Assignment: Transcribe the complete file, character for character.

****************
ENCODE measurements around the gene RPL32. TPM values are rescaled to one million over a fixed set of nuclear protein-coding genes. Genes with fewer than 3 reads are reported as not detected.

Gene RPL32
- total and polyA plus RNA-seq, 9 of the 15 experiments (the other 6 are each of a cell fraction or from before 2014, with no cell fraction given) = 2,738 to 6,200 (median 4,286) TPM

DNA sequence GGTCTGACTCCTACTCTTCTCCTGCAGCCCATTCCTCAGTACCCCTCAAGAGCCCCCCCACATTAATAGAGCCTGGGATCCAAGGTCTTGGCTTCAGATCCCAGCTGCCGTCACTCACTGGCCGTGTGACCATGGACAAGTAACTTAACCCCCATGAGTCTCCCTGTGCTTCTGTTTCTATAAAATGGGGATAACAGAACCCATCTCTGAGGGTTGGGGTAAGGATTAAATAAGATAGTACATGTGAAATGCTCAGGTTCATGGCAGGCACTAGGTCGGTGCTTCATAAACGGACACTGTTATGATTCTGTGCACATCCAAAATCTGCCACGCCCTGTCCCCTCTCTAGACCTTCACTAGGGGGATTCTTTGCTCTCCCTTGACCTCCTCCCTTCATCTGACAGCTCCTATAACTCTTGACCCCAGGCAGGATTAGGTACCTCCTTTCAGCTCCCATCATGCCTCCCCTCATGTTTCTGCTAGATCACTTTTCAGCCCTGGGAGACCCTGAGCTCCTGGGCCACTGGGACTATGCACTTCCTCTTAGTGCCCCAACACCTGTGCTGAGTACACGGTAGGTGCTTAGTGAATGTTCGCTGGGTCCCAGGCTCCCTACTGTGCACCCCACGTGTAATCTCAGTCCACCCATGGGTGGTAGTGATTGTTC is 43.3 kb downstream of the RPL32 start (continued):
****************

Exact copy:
ENCODE measurements around the gene RPL32. TPM values are rescaled to one million over a fixed set of nuclear protein-coding genes. Genes with fewer than 3 reads are reported as not detected.

Gene RPL32
- total and polyA plus RNA-seq, 9 of the 15 experiments (the other 6 are each of a cell fraction or from before 2014, with no cell fraction given) = 2,738 to 6,200 (median 4,286) TPM

DNA sequence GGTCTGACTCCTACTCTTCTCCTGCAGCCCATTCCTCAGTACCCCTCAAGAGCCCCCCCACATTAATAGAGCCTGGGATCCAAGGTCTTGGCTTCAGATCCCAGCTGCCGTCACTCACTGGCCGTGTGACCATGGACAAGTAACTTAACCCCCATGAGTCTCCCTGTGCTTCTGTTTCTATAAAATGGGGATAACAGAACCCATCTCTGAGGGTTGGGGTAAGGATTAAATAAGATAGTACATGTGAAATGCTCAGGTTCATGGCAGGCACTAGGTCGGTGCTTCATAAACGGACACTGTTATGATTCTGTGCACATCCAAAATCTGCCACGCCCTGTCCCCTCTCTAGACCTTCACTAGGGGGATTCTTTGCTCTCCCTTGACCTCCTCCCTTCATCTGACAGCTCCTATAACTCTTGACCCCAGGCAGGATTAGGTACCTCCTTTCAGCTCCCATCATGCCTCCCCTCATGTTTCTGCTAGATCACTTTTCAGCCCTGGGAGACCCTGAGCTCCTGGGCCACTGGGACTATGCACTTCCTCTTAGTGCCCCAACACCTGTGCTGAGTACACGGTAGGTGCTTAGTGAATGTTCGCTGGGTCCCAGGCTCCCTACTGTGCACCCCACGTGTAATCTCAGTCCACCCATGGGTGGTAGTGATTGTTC is 43.3 kb downstream of the RPL32 start (continued):